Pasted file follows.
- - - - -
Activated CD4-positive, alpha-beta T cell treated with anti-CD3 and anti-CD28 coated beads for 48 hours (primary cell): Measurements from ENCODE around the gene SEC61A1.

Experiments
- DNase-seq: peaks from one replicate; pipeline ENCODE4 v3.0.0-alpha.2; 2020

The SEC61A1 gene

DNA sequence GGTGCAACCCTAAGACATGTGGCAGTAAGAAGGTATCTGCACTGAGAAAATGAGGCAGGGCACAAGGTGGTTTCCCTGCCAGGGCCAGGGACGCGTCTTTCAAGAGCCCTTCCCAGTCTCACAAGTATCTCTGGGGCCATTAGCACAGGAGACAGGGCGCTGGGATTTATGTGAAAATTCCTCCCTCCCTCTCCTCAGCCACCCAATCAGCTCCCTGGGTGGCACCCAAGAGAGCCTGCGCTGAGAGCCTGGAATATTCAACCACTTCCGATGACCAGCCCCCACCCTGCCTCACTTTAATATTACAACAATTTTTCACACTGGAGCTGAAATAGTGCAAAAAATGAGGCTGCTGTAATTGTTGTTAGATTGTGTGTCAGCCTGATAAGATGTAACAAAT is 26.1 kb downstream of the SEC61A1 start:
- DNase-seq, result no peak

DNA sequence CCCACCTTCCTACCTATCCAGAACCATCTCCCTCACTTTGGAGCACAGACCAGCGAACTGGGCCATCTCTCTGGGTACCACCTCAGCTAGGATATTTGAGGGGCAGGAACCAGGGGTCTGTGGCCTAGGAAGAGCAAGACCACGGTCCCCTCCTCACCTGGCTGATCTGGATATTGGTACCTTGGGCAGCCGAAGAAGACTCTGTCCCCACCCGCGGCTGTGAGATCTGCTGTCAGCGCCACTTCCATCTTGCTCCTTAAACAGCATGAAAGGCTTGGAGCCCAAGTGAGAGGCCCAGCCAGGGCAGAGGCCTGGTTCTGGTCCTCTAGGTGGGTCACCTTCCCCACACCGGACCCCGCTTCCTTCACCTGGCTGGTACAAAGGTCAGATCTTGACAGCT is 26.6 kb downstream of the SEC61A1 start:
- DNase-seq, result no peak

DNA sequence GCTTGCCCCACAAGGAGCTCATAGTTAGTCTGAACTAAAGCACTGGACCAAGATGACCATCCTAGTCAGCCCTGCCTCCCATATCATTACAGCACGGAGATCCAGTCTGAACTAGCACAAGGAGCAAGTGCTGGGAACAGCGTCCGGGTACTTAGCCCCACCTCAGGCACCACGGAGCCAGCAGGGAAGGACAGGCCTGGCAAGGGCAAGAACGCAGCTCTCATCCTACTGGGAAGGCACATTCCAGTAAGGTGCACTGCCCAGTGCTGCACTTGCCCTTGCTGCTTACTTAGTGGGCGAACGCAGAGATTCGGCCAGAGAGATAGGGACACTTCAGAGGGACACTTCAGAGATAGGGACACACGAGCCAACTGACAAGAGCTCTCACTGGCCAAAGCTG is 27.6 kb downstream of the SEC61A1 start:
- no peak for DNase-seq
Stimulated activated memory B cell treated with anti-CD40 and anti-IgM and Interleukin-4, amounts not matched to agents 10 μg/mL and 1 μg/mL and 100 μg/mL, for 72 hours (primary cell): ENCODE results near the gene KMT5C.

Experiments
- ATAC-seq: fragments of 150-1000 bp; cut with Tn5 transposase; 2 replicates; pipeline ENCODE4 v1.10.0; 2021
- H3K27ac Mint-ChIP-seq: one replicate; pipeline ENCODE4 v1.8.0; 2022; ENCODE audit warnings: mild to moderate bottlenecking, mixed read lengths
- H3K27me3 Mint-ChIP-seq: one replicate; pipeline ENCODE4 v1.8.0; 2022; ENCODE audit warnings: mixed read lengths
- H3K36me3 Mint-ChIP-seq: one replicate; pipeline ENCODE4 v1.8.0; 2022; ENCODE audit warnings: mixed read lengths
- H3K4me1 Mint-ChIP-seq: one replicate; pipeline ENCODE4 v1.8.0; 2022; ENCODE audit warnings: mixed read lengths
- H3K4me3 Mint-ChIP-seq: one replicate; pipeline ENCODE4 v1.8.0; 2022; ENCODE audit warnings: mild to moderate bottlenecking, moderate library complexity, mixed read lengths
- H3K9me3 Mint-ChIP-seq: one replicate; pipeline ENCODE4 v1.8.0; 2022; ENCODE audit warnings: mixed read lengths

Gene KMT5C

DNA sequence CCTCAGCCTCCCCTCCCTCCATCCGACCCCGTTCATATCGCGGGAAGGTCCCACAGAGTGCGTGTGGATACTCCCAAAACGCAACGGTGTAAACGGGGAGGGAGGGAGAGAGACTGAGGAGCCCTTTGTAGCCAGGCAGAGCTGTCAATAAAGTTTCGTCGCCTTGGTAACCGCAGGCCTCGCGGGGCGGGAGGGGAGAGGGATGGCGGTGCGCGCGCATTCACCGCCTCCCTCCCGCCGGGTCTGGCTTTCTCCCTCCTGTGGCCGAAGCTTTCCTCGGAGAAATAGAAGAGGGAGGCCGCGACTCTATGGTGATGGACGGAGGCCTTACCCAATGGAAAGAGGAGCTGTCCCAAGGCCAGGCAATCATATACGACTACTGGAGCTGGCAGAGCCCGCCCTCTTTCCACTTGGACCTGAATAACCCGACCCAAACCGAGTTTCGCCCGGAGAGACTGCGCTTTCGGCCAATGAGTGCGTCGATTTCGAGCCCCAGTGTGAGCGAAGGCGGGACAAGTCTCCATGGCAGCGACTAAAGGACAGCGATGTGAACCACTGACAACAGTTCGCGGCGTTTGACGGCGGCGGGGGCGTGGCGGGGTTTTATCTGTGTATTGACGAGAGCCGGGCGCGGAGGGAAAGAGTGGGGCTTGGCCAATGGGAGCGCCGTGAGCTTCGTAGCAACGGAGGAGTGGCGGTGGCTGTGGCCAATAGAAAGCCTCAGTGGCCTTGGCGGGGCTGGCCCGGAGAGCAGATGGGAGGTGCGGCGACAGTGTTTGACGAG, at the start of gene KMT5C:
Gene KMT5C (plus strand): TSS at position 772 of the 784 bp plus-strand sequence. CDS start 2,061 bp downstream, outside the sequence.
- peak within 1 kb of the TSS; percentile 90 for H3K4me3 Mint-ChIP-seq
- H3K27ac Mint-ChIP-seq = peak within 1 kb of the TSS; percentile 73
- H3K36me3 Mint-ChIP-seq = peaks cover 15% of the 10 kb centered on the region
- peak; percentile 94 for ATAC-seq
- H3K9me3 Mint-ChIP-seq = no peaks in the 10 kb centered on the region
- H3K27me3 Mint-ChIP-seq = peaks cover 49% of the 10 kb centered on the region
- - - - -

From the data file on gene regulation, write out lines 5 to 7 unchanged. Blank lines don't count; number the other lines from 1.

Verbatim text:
DNA sequence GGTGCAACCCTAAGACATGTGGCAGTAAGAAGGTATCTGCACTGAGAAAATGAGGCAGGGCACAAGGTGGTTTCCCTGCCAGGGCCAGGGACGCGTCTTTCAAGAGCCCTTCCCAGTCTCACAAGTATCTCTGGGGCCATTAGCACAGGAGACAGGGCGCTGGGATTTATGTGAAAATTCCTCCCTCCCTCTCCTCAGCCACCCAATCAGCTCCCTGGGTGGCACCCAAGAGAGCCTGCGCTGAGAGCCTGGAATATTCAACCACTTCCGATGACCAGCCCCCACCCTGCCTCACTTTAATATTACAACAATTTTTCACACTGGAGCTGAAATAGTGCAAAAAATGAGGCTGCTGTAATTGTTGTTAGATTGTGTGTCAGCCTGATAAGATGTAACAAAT is 26.1 kb downstream of the SEC61A1 start:
- DNase-seq, result no peak

DNA sequence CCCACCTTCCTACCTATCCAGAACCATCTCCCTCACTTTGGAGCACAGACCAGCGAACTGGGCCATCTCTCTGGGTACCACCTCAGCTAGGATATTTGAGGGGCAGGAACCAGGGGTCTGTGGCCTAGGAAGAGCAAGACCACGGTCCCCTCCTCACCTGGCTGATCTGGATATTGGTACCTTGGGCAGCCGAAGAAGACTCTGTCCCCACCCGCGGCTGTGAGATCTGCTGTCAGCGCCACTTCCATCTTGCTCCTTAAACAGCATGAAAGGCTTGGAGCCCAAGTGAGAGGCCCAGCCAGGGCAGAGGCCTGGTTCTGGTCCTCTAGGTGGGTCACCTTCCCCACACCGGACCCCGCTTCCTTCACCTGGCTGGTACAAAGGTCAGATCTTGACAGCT is 26.6 kb downstream of the SEC61A1 start: